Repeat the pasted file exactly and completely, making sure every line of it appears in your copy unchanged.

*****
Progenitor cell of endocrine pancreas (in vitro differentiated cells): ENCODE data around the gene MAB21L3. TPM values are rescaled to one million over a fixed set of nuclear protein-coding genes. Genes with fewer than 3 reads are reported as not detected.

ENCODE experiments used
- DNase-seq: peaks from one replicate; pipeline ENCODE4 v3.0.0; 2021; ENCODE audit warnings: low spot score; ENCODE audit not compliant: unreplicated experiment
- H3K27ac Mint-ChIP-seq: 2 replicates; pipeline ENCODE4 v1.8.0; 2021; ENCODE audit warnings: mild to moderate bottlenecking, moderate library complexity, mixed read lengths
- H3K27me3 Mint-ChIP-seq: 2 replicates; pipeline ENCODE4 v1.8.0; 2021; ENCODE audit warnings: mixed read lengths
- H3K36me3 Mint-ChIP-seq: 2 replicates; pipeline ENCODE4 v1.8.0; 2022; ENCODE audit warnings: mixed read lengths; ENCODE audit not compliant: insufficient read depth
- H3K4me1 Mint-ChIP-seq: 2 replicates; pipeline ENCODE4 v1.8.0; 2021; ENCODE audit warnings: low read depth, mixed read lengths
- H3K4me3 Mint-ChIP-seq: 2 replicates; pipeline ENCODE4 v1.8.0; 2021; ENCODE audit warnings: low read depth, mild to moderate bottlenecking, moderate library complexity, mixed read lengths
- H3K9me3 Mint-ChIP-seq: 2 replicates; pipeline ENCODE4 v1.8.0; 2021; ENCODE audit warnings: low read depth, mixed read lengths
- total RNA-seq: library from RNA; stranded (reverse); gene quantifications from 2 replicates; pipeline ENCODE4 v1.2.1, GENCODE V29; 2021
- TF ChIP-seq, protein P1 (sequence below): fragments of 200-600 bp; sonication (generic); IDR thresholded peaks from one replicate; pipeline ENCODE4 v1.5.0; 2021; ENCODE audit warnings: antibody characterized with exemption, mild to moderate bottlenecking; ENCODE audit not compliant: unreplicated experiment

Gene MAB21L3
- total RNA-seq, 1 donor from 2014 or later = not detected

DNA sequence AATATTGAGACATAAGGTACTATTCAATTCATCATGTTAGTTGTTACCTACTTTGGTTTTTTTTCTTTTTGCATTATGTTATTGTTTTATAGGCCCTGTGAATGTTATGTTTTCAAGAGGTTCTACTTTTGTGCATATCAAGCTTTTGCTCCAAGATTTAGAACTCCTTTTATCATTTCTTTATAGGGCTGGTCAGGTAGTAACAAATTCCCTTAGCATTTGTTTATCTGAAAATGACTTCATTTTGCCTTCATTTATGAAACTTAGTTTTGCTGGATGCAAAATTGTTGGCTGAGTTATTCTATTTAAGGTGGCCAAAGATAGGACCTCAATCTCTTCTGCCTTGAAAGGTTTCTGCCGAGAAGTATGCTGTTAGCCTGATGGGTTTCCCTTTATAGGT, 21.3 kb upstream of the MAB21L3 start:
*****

Progenitor cell of endocrine pancreas (in vitro differentiated cells): ENCODE data around the gene MAB21L3. TPM values are rescaled to one million over a fixed set of nuclear protein-coding genes. Genes with fewer than 3 reads are reported as not detected.

ENCODE experiments used
- DNase-seq: peaks from one replicate; pipeline ENCODE4 v3.0.0; 2021; ENCODE audit warnings: low spot score; ENCODE audit not compliant: unreplicated experiment
- H3K27ac Mint-ChIP-seq: 2 replicates; pipeline ENCODE4 v1.8.0; 2021; ENCODE audit warnings: mild to moderate bottlenecking, moderate library complexity, mixed read lengths
- H3K27me3 Mint-ChIP-seq: 2 replicates; pipeline ENCODE4 v1.8.0; 2021; ENCODE audit warnings: mixed read lengths
- H3K36me3 Mint-ChIP-seq: 2 replicates; pipeline ENCODE4 v1.8.0; 2022; ENCODE audit warnings: mixed read lengths; ENCODE audit not compliant: insufficient read depth
- H3K4me1 Mint-ChIP-seq: 2 replicates; pipeline ENCODE4 v1.8.0; 2021; ENCODE audit warnings: low read depth, mixed read lengths
- H3K4me3 Mint-ChIP-seq: 2 replicates; pipeline ENCODE4 v1.8.0; 2021; ENCODE audit warnings: low read depth, mild to moderate bottlenecking, moderate library complexity, mixed read lengths
- H3K9me3 Mint-ChIP-seq: 2 replicates; pipeline ENCODE4 v1.8.0; 2021; ENCODE audit warnings: low read depth, mixed read lengths
- total RNA-seq: library from RNA; stranded (reverse); gene quantifications from 2 replicates; pipeline ENCODE4 v1.2.1, GENCODE V29; 2021
- TF ChIP-seq, protein P1 (sequence below): fragments of 200-600 bp; sonication (generic); IDR thresholded peaks from one replicate; pipeline ENCODE4 v1.5.0; 2021; ENCODE audit warnings: antibody characterized with exemption, mild to moderate bottlenecking; ENCODE audit not compliant: unreplicated experiment

Gene MAB21L3
- total RNA-seq, 1 donor from 2014 or later = not detected

DNA sequence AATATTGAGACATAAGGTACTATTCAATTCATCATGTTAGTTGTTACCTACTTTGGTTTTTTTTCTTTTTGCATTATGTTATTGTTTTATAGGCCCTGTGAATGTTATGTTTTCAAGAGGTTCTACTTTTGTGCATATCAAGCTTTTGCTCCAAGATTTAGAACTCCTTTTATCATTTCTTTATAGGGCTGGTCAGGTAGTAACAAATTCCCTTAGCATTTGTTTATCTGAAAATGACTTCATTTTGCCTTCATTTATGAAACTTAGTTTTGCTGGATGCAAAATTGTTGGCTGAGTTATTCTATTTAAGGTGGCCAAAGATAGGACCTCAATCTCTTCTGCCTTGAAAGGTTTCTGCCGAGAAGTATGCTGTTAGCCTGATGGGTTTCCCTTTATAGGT, 21.3 kb upstream of the MAB21L3 start: